When I left for Japan, I wrote down a few things I wanted to bring back with me. However, when I got there and started shopping, I realized how many more things I wanted to bring back to the States.
Well, want to see what I ended up bringing back with me?
Japanese rice bowls and pottery
My first and most important thing I wanted to bring back was Japanese ochawan (Japanese rice bowls) and Japanese pottery. There are many beautiful designs, and while my local Asian grocery store carries them, they're: a) $$, and b) not a good selection of sizes nor designs. I was worried about carting them back to the US, but I wrapped them well in Japanese newspaper and made sure they were carried on (and not checked). I even purchased more than I needed in the event some would break during travel, but all of them held up great. Here are some pictures of what I purchased:
Japanese/Asian Tea was my 2nd most sought-after item- I can't find any good Japanese tea at our local Asian grocery store
More Japanese tea leaves and tea bags
Japanese candy- So good (and not super sweet)
Japanese air-dry hangers
I tend to air-dry a lot of our delicate clothes (polos, nice work pants, etc), so we have several collapsible wooden racks in our laundry room to dry them. In Japan, everyone air dries their clothes so there are a lot of options when it comes to accessories to do so. I really liked this one since it takes minimum space- great for smaller clothing such as socks, etc
They even come in fun shapes
Erasable pens and markers (Pilot FriXion pens)
Naomi introduced me to this, but these pens are magnificent, and their erasing capabilities are fantastic. It looks like you never wrote on the piece of paper at all, the erasers work so well. I have never seen these pens here, but when I looked them up online, of course Amazon carries them. When I looked at this link, the pen designs look a bit different, but they are called the "FriXion" pens by Pilot. We purchased ours at Tokyu Hands, and they had various pen sizes (0.3, 0.5, 0.7) and colors- and even erasable markers and highlighters.
Japanese puzzle art
When I was a child, my aunt and I would buy puzzles and work on completing them together. Once they were complete, she would adhere a glue on top of the puzzle and then frame it to hang on my walls in my room. This is very popular in Japan, and puzzles come with the glue inside. Darin, knowing this, picked out a Japanese anime puzzle we could work on together (and naturally, the glue was already included inside) and once completed, we'll frame it.
Japanese ornament- I wanted one small ornament to commemorate our Japan trip, so I saw this cute Hello Kitty wearing a kimono and had to buy it
Oshibori- Before any meal at a restaurant, you will be given an oshibori (wet towel) to wipe your hands clean before eating. My mom, even in the States, would still give us oshibori before we ate out. It's even better if the towel is nice and warm (just run the towel under warm water, fold, and insert into the tube). This is also a good item to take with you on long car rides, amusement parks, etc. (Sorry Wet Ones wipes, you just don't cut it.)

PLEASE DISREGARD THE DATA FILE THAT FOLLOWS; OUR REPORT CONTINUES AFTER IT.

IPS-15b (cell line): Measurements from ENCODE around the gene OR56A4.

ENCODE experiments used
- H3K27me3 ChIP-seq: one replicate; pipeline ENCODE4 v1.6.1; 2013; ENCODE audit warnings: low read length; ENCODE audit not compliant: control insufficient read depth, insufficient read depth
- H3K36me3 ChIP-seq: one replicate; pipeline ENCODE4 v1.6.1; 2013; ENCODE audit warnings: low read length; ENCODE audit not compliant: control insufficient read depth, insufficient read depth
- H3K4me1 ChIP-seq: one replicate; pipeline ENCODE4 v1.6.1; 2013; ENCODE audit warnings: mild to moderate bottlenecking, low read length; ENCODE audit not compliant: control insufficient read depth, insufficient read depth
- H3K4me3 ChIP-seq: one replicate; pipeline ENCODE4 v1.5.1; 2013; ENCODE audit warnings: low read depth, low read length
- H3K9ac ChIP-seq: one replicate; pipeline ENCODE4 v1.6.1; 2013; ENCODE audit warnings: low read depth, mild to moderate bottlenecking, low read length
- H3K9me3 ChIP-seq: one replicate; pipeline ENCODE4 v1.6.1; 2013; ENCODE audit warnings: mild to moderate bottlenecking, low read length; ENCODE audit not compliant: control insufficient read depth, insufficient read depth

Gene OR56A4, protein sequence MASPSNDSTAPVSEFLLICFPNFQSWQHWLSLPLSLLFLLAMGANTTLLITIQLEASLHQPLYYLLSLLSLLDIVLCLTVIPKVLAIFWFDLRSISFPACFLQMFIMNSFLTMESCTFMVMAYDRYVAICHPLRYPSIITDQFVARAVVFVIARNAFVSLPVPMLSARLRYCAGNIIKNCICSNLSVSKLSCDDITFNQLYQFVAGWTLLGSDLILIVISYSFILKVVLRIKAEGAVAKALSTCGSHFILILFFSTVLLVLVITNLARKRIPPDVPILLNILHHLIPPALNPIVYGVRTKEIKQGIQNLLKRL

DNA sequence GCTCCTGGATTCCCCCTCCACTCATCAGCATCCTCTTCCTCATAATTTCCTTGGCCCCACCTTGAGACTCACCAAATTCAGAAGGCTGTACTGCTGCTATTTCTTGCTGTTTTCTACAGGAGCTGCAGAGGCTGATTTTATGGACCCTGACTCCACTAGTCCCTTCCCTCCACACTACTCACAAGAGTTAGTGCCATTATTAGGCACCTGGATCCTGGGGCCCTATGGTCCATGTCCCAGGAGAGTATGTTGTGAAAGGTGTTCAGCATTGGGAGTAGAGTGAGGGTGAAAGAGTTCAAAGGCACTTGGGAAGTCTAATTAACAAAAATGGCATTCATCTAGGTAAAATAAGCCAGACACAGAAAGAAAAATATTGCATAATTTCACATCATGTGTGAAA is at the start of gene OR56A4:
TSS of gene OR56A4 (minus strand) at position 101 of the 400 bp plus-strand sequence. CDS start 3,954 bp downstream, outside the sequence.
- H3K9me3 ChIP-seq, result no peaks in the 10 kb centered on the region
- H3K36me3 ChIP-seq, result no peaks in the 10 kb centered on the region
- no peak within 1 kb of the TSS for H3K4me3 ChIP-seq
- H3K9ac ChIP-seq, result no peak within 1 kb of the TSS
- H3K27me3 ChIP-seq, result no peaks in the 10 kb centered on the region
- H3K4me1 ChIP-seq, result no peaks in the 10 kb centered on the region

Japanese notebooks- My uncle gifted these notebooks to Darin, wishing him luck on his studies to learn Japanese
A "spouted" ladle- My mom has one of these at home, and when I eventually moved into my first apartment in college, I couldn't find this kind of ladle anywhere. Since I love making soups, I really like how this ladle has a "spout", making it easier to pour liquids into a bowl or thermos without spilling. When I saw this in Japan, I bought 2
Japanese Cooking Chopsticks- These are similar to normal chopsticks but are longer in length. These are meant for cooking- the long height of the chopsticks prevents oil/food "spurts" from hitting your skin or fingers
Bento-sized tonkatsu sauce and Japanese mayo- Perfect for lunch boxes!
Jiji lamp hanger- Since Darin knows how much I love Miyazaki films (including Jiji from "Kiki's Delivery Service"), he saw this and surprised me with it. It's Jiji and you attach it to a lamp or ceiling fan trigger
Japanese mugs- More Japanese pottery!
Onigiri holder- I love onigiri (rice balls), and now I can pack them in my lunch without having to worry that they will get smushed
Osenbei (rice crackers)- Most typical flavor is soy sauce, but I loved the flavored ones we tried. From L-R: Curry, Wasabi, and Black Pepper
Cute Japanese socks- Too cute to pass up! (These are from "Tutu-Anna")
Yes, we filled an entire IKEA bag full of Japanese snacks- most were gifts for friends and family, but we kept some of it for ourselves too
Tenugui- Japanese hand towel Darin got gifted. He loved the sumo pattern
Cat handtowels/washcloths- These are just simple handtowels with a little black cat peeking out from the top. I saw my sister and my aunt had this, and I was on a mission to find it! With the constant running around we did, I just never managed to find these towels, but my aunt gifted them to me the last day we were with her
I love how the cat just peeks out